The most modern of conveniences -- the Internet -- played a role in the purchase of a 1767 reference book by a generous donor for the Historic Annapolis Foundation.William N. Turpin, a retired educator who is an archaeology volunteer for the foundation, was inspired to purchase the book, Isaac Ware's "A Complete Body of Architecture," after hearing a lecture at Brice House given by Edward C. Papenfuse, the state archivist.Local historyThe book was particularly relevant to Brice House because a copy of it had been ordered from England by James Brice before he began building his home on East Street.
NEWS
By Casey Willis and Casey Willis,SPECIAL TO THE SUN | January 14, 1999
ON A BONE-CHILLING winter day, nothing beats curling up with a book by a fire.And the perfect place to find a good book at a good price is Books With A Past -- a used bookstore that opened two years ago in Glenwood.The shop is owned and operated by Glenwood residents Mary Alice and Marvin Schaefer. They have expanded the store twice since opening in the Inwood Village shopping center in June 1996. The store boasts nearly 100,000 volumes.According to "The Used Book Lovers Guide of the South Atlantic States," Books With a Past "has a little bit of everything."
NEWS
By Dan Morse and Dan Morse,SUN STAFF | December 6, 1996
For the first time ever, parts of the recently acquired James W. Rouse archive collection will be presented to the public tomorrow afternoon during a ceremony devoted to the planned community's roots.The Columbia Association (CA) will hold a preview of the collection from noon to 2 p.m. at the Columbia Welcome Center near the restaurants that overlook Lake Kittamaqundi in Columbia's Town Center.CA intends to open a full collection of books, papers and business records next year for students, urban planners and residents.
FEATURES
By SYLVIA BADGER | December 2, 1994
Doris Kearns Goodwin, author of the best-selling novel about Eleanor and Franklin Roosevelt, "No Ordinary Time," paid Baltimore a visit yesterday. She was invited, by an old friend, Lois Shofer, to participate in a book-signing to benefit Network 2000 and its programs for women and the Margot and Diane Dippold Women's Collection of books that deal with women's issues. This collection is housed at the Central Enoch Pratt library, where the book signing party was held last night.The party began about 5 with wonderful box suppers provided by Gourmet Caterers for the party's planners.
NEWS
By H. B. Johnson Jr | March 7, 1994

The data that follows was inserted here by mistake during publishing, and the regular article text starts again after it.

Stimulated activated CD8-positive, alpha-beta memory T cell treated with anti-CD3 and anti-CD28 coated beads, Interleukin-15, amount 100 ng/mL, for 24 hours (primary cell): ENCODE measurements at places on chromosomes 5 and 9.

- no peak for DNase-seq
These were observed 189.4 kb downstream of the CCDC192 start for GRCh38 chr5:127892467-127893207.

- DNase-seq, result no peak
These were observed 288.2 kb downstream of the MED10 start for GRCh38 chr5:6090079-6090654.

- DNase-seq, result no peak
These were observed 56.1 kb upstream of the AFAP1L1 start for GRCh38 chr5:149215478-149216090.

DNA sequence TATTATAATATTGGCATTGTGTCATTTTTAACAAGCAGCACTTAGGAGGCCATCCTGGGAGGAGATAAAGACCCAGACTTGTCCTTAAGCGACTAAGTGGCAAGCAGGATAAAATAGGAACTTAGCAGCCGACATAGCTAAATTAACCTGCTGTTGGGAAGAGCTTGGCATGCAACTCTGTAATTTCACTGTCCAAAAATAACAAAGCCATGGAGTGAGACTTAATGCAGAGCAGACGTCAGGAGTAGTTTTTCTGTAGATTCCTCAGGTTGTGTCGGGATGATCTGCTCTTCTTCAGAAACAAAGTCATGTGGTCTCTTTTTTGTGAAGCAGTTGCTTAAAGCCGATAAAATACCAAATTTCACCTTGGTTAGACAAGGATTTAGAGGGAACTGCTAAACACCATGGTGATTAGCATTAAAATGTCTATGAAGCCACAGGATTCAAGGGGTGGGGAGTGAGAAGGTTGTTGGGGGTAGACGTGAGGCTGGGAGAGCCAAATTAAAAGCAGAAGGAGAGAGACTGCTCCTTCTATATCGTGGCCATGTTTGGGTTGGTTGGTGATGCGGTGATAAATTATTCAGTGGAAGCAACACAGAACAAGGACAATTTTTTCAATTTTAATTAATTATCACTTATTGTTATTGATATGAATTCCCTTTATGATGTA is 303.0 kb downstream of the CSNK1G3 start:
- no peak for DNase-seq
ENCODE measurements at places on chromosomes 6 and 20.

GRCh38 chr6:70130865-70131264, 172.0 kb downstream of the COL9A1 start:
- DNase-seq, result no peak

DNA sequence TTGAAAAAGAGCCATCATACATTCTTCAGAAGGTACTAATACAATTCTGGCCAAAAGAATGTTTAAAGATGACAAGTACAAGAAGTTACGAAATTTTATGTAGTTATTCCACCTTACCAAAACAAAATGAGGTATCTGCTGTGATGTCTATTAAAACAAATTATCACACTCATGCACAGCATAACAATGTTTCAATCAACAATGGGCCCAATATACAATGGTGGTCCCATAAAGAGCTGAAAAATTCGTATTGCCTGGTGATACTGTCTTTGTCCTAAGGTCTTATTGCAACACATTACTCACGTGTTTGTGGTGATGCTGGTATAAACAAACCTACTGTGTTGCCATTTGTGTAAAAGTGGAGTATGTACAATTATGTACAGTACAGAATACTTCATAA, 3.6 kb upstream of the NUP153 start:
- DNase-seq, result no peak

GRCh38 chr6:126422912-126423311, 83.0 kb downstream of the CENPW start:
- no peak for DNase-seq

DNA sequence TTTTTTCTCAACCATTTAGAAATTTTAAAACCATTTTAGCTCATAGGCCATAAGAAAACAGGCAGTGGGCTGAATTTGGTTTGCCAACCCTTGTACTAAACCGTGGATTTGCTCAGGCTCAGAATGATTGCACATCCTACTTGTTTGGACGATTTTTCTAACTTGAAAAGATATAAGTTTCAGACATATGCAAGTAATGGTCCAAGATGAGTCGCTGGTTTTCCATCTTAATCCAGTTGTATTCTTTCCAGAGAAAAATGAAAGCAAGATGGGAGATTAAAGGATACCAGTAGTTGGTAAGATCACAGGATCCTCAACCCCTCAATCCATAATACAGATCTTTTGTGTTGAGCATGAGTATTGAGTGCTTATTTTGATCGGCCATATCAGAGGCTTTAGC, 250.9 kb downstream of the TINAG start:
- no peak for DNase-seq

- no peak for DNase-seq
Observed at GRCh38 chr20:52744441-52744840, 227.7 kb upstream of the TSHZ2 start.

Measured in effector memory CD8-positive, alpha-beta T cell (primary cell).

SIX AMERICAN POETS. Edited by Joel Conarroe. VintageBooks/Random House. 281 pages. $12.TC I FINALLY did it! I finally got through a book that otherwise would not have been a chore. I have AIDS, you see. The eyes burn, and I get too quickly tired. But enough about that. I want to talk about something more life-giving and life-sustaining. I want to talk about poetry.The wife of a dear friend of mine sent me a delicious meal last week, and his son sent me a collection of books. I consumed everything with gratitude.
NEWS
January 3, 1994
After four years of spending cuts, Carroll County's library system has lots of catching up to do if it is to replenish its collection of books, records and videos. The library's board of trustees just approved an increase for new book purchases, but even that additional sum won't come close to restoring the collections to their previous levels of excellence.The trustees have budgeted $553,000 for materials, an increase of $95,000 from last year. According to the rule of thumb that between 16 and 20 percent of a library system's budget should be devoted to buying new books, the proposed amount is inadequate.
NEWS
By Audrey Haar and Audrey Haar,Staff Writer | July 25, 1993
Seashores must have been created with children in mind.From the moment they arrive at the beach, they industriously start digging holes. The bigger the better. Or they proceed to bury body parts -- theirs and others'.Sand isn't the only appeal either. Low tide draws the most timid toddler to the water, while older kids can stay in the ocean for hours riding waves on surf mats and boogie boards.Playing in the sand and water may entertain children for a while but, eventually, they look around and realize there is more fun to be had. The razzle-dazzle of amusement parks and arcades beckons.
NEWS
By ELLEN GOODMAN | July 9, 1991
Boston. -- To a bona fide member of the reading public, what might be called the pre-postliterate generation, news from the book world is not encouraging. Libraries are getting the budget ax. The paperback best-seller list is replete with novels written from movie scripts. Publishers' talk at a recent booksellers' convention wasn't about censorship but survival.In response to this dire forecast, I have come up with a proposal. What we need is more summer.My entirely unscientific survey shows that more people read lying in hammocks, sitting on lounge chairs, rocking on porches and spacing out on beaches than they do throughout the rest of the year.
FEATURES
By Lita Solis-Cohen and Sally Solis-Cohen and Lita Solis-Cohen and Sally Solis-Cohen,Contributing Writers Solis-Cohen Enterprises Peter R. Solis-Cohen contributed to this story | December 12, 1993
President and Mrs. Clinton might not be popular in every American home, but their newly redecorated White House quarters clearly are in fashion, if one can judge by several works about Victorian taste likely to be among the bounty of new gift books collectors will be unwrapping this holiday season. (Home libraries are fashionable again, thanks in part to the first family.)Victorian America"Victorian America: Classical Romanticism to Gilded Opulence," by Wendell Garrett, edited by David Larkin (Rizzoli, $65)
NEWS
By Audrey Haar and Audrey Haar,Staff Writer | July 25, 1993
Seashores must have been created with children in mind.From the moment they arrive at the beach, they industriously start digging holes. The bigger the better. Or they proceed to bury body parts -- theirs and others'.Sand isn't the only appeal either. Low tide draws the most timid toddler to the water, while older kids can stay in the ocean for hours riding waves on surf mats and boogie boards.Playing in the sand and water may entertain children for a while but, eventually, they look around and realize there is more fun to be had. The razzle-dazzle of amusement parks and arcades beckons.